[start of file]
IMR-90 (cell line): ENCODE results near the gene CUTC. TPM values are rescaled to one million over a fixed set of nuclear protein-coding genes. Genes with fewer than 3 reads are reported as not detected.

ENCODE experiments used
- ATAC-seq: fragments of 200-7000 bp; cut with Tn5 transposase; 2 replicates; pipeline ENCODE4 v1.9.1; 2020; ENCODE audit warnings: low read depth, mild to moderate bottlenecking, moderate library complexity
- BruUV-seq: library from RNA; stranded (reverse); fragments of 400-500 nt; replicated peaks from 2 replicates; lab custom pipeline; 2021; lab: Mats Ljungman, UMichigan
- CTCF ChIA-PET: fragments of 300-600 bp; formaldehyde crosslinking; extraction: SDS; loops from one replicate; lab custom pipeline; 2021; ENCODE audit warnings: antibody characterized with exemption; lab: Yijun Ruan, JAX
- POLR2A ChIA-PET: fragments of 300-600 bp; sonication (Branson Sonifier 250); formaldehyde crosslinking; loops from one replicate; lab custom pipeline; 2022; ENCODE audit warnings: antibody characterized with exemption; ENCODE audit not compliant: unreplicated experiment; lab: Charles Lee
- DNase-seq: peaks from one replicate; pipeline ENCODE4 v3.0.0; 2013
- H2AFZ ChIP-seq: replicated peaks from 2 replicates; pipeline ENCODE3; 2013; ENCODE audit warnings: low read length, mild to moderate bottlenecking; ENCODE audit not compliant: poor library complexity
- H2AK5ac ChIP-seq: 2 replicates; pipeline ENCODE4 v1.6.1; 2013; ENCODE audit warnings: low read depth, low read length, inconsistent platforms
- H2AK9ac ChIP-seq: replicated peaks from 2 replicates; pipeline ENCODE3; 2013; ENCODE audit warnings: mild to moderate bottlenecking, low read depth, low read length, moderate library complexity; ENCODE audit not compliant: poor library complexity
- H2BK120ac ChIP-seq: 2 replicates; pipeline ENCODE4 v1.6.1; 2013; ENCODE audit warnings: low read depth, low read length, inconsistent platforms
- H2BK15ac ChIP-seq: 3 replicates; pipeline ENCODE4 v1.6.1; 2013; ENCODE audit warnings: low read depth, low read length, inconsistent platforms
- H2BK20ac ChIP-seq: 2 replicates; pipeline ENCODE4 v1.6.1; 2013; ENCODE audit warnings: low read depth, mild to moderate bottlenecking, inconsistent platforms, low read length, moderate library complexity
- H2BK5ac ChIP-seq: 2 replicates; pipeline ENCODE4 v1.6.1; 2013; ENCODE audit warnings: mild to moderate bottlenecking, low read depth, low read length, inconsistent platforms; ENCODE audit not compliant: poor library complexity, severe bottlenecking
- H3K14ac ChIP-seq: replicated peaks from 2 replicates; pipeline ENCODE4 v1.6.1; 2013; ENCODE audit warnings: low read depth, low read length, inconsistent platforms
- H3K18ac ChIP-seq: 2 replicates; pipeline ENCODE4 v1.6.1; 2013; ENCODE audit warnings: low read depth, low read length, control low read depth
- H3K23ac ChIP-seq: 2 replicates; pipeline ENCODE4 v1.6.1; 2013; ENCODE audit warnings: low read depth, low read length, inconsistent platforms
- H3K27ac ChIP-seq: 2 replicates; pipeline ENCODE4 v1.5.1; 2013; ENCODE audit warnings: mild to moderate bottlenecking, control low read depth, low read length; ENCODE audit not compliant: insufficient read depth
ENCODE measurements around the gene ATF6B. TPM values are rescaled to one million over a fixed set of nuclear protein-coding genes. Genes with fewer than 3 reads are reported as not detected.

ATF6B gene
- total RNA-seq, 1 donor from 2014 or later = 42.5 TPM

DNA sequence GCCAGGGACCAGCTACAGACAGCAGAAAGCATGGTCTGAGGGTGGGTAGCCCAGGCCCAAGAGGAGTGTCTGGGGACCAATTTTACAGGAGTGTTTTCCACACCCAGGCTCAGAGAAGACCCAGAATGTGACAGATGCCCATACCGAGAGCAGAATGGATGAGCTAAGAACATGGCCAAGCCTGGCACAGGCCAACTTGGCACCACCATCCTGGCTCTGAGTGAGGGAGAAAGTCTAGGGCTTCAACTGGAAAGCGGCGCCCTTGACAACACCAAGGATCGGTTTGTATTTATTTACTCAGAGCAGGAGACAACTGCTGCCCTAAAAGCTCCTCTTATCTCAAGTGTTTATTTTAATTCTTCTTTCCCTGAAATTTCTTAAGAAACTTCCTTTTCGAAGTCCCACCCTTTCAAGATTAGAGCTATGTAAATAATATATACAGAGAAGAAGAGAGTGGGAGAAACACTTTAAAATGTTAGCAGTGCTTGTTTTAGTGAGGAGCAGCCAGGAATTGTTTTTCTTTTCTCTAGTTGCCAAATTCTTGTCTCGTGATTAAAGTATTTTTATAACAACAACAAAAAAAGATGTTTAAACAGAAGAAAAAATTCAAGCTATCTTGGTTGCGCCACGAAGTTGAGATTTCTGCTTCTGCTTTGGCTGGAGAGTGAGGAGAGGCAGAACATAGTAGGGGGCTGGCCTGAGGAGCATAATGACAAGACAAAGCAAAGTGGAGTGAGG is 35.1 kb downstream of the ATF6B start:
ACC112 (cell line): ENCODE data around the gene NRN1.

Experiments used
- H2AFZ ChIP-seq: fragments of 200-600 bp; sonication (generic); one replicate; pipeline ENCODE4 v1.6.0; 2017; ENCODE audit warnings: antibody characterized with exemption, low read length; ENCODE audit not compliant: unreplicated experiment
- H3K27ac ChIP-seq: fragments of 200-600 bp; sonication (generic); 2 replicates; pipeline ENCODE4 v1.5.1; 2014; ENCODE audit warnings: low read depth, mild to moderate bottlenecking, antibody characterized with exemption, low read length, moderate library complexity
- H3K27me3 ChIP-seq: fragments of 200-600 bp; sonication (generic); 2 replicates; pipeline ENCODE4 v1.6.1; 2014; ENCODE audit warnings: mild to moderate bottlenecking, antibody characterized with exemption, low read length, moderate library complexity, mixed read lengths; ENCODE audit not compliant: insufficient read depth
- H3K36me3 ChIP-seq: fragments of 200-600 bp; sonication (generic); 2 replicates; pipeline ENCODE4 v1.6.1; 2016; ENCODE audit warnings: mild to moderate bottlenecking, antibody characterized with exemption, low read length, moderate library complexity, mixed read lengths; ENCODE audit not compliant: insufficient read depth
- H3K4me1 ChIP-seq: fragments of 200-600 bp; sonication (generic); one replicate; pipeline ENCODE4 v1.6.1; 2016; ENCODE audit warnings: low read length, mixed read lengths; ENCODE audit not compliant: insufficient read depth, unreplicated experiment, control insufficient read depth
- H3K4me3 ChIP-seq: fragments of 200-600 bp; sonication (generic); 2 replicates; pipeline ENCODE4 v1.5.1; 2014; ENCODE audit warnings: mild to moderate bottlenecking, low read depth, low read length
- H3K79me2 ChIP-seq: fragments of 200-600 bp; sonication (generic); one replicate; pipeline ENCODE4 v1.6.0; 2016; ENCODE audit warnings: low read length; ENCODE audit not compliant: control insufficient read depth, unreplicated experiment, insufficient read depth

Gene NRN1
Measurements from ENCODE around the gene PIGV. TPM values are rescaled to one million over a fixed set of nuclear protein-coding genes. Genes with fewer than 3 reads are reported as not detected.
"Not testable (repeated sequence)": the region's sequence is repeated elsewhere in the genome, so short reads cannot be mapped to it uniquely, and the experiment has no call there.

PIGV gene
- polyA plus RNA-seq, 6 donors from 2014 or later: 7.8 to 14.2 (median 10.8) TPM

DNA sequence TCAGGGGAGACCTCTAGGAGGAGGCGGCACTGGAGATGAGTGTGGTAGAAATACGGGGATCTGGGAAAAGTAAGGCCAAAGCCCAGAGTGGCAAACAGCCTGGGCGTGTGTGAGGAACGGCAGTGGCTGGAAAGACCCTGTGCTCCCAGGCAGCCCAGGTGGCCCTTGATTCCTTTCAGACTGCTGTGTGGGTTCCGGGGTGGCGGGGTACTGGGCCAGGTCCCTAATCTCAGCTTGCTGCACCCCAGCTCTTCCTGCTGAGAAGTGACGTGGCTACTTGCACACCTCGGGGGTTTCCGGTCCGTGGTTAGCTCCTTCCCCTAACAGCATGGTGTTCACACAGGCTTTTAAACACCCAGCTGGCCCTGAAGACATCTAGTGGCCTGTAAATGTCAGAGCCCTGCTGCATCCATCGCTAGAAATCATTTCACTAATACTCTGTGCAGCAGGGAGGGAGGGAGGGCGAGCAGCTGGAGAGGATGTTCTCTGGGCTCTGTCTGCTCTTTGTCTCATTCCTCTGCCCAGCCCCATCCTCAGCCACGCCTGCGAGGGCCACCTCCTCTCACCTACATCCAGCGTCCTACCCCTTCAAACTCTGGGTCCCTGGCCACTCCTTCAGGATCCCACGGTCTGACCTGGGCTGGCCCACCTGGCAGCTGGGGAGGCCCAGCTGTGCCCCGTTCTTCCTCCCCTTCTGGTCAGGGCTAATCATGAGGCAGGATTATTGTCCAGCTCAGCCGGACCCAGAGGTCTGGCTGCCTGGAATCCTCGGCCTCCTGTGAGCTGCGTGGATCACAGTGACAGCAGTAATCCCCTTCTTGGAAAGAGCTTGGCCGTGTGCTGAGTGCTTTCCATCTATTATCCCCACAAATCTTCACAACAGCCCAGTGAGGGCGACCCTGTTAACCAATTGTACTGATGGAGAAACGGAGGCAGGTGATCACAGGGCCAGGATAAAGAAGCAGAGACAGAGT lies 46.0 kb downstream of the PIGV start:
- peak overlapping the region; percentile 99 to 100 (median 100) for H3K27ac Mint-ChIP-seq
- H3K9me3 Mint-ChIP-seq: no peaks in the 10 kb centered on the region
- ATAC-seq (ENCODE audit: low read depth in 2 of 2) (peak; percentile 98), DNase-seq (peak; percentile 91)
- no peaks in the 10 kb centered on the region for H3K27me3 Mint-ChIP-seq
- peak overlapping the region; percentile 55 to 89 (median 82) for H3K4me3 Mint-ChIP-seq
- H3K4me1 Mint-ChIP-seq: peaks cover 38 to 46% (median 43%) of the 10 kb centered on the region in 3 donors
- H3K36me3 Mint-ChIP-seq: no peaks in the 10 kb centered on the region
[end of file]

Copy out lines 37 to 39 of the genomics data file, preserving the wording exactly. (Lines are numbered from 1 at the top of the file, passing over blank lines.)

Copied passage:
DNA sequence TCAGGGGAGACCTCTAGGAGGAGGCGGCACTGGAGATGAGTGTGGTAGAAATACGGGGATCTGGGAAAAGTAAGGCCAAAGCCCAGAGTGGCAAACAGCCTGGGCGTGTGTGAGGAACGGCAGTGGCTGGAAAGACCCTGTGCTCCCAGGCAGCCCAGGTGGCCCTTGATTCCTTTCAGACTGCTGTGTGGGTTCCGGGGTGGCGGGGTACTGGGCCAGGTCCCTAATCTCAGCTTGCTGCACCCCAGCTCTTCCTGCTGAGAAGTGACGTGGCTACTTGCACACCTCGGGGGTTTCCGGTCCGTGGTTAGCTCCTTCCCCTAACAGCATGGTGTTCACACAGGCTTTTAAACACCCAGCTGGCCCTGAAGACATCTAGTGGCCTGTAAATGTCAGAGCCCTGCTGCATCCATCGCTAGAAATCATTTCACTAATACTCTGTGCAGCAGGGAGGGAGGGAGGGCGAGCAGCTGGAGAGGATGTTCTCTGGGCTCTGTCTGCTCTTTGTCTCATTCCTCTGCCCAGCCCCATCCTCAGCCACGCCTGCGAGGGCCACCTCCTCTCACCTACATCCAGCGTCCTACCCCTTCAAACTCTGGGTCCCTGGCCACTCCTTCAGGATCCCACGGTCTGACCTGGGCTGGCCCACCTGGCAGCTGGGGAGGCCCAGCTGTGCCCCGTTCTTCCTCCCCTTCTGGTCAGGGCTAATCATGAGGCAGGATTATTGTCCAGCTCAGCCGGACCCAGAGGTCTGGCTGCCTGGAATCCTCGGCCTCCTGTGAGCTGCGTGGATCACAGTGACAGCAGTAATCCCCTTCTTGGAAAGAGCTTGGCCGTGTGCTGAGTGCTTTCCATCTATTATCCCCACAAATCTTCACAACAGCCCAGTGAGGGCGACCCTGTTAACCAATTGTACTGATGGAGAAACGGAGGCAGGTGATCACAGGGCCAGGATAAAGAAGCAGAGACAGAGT lies 46.0 kb downstream of the PIGV start:
- peak overlapping the region; percentile 99 to 100 (median 100) for H3K27ac Mint-ChIP-seq
- H3K9me3 Mint-ChIP-seq: no peaks in the 10 kb centered on the region